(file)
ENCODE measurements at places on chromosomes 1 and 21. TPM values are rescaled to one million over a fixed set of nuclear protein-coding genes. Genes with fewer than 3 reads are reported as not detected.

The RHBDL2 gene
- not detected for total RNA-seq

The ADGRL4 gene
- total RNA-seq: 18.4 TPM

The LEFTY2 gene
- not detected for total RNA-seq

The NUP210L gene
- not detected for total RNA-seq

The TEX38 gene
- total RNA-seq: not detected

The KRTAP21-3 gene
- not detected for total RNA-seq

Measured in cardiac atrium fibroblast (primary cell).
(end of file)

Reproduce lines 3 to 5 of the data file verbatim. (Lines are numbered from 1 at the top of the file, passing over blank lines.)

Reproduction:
- not detected for total RNA-seq

The ADGRL4 gene
- total RNA-seq: 18.4 TPM